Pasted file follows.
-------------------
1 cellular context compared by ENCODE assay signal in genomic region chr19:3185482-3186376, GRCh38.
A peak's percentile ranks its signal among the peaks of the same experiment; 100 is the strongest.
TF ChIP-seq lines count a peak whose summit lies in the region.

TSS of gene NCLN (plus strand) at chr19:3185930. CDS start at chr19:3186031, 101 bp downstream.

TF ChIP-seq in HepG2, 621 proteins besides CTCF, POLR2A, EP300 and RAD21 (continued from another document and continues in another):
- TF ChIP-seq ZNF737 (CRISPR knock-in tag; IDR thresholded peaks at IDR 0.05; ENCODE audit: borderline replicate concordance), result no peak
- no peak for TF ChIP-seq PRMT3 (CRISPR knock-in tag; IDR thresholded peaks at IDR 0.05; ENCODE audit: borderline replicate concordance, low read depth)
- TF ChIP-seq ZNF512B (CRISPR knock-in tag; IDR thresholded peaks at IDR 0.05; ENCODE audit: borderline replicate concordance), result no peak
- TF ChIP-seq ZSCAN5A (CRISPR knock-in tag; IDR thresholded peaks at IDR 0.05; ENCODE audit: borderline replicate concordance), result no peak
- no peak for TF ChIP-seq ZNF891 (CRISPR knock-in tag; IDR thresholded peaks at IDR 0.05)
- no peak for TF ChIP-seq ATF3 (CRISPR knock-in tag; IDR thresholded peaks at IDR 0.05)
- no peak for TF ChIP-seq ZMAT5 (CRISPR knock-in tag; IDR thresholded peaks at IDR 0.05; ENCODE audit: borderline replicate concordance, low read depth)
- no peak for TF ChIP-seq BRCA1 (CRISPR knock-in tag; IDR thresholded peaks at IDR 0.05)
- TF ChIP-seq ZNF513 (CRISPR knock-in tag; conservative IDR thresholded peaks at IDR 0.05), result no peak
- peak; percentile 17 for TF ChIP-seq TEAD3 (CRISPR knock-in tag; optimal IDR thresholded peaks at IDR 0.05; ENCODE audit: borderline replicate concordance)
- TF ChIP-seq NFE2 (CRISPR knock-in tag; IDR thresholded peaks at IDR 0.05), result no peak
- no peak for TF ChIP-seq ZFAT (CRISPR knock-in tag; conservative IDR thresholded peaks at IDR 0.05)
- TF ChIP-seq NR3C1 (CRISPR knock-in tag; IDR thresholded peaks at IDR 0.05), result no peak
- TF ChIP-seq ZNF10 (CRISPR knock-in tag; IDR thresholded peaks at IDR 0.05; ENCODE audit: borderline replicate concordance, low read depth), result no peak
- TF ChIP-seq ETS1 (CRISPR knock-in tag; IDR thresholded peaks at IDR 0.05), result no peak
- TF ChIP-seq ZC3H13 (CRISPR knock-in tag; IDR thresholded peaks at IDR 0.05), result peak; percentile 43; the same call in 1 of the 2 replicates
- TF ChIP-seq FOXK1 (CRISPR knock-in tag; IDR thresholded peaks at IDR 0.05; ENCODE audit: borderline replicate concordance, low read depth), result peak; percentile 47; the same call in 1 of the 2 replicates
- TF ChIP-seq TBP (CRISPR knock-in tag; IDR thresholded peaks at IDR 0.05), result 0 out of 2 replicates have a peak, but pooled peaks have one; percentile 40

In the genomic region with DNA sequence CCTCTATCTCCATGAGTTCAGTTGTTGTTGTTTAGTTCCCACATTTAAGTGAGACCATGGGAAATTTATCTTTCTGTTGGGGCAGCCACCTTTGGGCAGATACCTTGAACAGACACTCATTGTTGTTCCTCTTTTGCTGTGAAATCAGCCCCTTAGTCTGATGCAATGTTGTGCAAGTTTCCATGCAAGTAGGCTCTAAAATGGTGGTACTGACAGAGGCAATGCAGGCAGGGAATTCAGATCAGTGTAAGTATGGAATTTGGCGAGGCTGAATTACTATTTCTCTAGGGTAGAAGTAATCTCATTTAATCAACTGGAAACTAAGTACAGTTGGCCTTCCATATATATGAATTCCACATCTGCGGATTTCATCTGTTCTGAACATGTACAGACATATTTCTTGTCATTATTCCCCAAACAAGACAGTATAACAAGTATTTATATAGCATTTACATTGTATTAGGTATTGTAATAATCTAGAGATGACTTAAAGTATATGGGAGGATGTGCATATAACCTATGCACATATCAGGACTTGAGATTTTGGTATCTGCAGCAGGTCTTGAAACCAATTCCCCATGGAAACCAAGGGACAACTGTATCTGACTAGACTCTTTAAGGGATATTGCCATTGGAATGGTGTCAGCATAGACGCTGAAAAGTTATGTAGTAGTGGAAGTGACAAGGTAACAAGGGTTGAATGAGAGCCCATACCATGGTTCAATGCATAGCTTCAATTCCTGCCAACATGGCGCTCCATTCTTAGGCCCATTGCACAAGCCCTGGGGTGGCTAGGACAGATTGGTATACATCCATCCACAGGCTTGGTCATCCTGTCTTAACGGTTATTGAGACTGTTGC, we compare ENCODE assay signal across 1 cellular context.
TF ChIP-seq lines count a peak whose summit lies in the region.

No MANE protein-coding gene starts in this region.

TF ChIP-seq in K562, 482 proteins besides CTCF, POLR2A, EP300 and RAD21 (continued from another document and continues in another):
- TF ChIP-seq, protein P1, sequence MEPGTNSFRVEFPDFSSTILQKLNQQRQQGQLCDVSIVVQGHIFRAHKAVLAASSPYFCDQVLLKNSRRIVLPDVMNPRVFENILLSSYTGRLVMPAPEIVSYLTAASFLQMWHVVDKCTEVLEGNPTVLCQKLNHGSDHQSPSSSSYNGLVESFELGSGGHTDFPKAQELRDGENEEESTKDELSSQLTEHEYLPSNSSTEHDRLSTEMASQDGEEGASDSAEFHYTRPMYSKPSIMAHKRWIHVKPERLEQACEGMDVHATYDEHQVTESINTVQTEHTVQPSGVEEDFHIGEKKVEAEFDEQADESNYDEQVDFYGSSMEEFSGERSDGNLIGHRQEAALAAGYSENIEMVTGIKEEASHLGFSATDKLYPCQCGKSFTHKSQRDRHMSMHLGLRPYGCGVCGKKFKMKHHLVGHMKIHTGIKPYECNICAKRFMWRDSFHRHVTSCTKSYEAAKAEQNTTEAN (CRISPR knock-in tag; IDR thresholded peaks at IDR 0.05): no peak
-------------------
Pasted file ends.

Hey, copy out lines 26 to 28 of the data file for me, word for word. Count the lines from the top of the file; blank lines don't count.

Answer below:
No MANE protein-coding gene starts in this region.

TF ChIP-seq in K562, 482 proteins besides CTCF, POLR2A, EP300 and RAD21 (continued from another document and continues in another):
- TF ChIP-seq, protein P1, sequence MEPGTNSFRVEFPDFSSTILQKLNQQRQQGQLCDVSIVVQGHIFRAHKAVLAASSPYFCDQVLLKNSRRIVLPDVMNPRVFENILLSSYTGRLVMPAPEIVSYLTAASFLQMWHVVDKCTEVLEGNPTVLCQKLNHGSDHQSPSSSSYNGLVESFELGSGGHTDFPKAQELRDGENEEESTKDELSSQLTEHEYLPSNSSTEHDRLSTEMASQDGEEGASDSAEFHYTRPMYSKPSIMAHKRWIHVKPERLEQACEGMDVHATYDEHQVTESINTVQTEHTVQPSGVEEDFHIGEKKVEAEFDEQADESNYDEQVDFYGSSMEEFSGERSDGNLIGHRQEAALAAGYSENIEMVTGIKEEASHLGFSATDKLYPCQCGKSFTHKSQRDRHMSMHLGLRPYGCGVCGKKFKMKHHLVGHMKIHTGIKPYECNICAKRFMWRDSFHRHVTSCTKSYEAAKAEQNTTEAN (CRISPR knock-in tag; IDR thresholded peaks at IDR 0.05): no peak